5. If the infested person sleeps with any stuffed animals or toys be sure to throw them into a hot dryer for at least 30 minutes

6. Be a friend and TELL A FRIEND!  (*** I was shocked to learn that many parents will hide their children’s lice infestation in order to avoid any backlash from other parents or their kid’s school.  This not only perpetuates the stigma of lice being something that should be hidden but also puts your children at risk of re-infestation)

7. Make head checks part of your weekly routine

8. Use a mint or tea tree oil based shampoo or spray to keep your head lice free.  Comb with a lice comb once or twice a week and watch for signs of lice

If you or someone you know has been exposed to lice please feel free to contact:

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Ten years ago you’d have been hard pressed to find any pet parents giving their dog a health supplement. These days, however, canine and feline supplements are so popular you’d be hard pressed to find someone NOT giving their pet some type of supplement.

In fact, take a walk down the aisle of your favourite pet store and you’re bound to see a plethora of health supplements aimed at improving and extending the health and longevity of your four-legged friend.

With so many options available, it can be hard to know which supplements will be beneficial and which companies you can trust.

LACK OF QUALITY CONTROL MEANS LACK OF KNOWLEDGE ABOUT WHAT YOU ARE GIVING YOUR PET

We’ve all read the news stories about the lack of quality control in the human health supplement industry and I’m sad to say that the situation is no different when it comes to supplements for our pets.

Unfortunately, many manufacturers of pet supplements do not have the resources or infrastructure required to guarantee efficacy and absolute purity of raw material supply.  Consequently, it is not uncommon to find heavy metals, pesticide residue and toxic micro-contaminates in some of these products*.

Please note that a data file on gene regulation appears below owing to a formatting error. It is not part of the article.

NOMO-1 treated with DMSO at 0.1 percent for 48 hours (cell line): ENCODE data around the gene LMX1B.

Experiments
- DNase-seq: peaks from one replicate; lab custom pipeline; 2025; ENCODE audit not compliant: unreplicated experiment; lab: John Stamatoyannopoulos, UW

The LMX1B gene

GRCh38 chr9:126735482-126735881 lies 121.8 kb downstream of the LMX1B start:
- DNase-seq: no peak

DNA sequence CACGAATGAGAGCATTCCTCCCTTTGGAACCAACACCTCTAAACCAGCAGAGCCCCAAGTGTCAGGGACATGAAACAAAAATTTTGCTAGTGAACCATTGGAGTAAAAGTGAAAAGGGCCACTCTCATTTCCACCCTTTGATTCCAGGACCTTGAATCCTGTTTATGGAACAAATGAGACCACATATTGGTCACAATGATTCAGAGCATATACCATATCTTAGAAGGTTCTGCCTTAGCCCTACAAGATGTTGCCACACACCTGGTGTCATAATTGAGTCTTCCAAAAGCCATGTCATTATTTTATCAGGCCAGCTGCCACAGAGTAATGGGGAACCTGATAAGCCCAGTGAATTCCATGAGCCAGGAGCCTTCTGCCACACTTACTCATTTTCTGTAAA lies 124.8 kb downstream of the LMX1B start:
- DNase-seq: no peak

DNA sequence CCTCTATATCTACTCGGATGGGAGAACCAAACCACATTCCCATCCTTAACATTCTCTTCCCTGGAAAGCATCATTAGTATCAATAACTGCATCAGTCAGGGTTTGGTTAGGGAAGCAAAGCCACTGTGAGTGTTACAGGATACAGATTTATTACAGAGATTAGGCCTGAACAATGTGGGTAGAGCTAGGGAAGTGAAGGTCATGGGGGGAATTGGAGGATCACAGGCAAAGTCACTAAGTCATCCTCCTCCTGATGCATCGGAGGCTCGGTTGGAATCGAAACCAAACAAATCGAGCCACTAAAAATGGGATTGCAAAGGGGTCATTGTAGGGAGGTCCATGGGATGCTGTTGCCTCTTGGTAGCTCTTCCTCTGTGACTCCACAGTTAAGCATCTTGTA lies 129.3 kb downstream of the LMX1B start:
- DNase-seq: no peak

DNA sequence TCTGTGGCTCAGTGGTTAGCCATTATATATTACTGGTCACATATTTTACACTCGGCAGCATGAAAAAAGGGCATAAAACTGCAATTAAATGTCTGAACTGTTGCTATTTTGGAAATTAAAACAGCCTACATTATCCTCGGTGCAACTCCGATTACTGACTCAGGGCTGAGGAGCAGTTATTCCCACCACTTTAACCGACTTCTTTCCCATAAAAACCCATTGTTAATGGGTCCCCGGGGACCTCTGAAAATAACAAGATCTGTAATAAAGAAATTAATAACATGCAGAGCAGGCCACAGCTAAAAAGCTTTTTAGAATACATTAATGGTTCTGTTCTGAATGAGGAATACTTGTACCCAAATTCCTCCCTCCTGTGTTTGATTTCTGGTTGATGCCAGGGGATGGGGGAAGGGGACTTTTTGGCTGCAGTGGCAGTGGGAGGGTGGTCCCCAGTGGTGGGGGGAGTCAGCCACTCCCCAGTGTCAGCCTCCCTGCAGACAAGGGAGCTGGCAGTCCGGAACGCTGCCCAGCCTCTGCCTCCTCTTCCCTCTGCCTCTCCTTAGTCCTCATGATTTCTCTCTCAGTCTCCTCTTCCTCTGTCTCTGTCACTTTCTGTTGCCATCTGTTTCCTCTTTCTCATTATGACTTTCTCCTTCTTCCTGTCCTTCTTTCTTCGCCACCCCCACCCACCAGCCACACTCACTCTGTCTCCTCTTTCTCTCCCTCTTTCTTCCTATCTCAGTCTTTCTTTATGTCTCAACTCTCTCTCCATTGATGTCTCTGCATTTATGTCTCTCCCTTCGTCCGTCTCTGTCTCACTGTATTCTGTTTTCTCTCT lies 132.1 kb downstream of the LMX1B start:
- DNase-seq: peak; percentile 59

So how do you know you’re really getting what you paid for? And how do you know the product is safe?

NASC – A QUALITY SEAL OF APPROVAL

Enter the NASC (National Animal Supplement Council), a U.S. non-profit organization dedicated to protecting and enhancing the health of companion animals and horses.

Founded in 2001, NASC is an all-industry association of stakeholders concerned with the issues surrounding the supply of health supplements for animals, such as dogs, cats and horses.

WHAT DOES IT TAKE TO GET THE NASC SEAL ON A PRODUCT?

Before being granted permission to display the Seal on their products, websites, product literature and advertisements, NASC member companies are required to demonstrate compliance with the following criteria:

  1. The company must have a Quality Control Manual in place that provides written Standard Operating Procedures for production process control. This helps ensure the company is providing a consistent and quality product.
  2. The company must have an Adverse Event Reporting/Complaint System in place to continually monitor and evaluate products and ingredients.
  3. The company must follow proper Label Guidelines for all products and all forms of labeling.
  4. The company’s product labels must include any specific Warning and Caution Statements recommended by the Food & Drug Administration’s Center for Veterinary Medicine and the NASC Scientific Advisory Committee for particular ingredients.

The purpose of the NASC and its audit program is to help minimize and control risk, statistically track product information, keep consumers educated with correct labeling information, and make consumerS aware of any possible ingredient complexities with caution and warning statements.

Ultimately, the entire program is designed to help elevate the quality of the animal health supplement industry for the benefit of all stakeholders including consumers and, more importantly, the animals themselves.

AVIVAGEN PRODUCTS TO SOON FEATURE THE NASC SEAL OF APPROVAL

In February 2012, Avivagen Animal Health obtained NASC accreditation and will soon proudly display the NASC seal of approval on our pet health supplements.

*(Kendall-Reed, P., Reed, S., (2002) Healing Arthritis)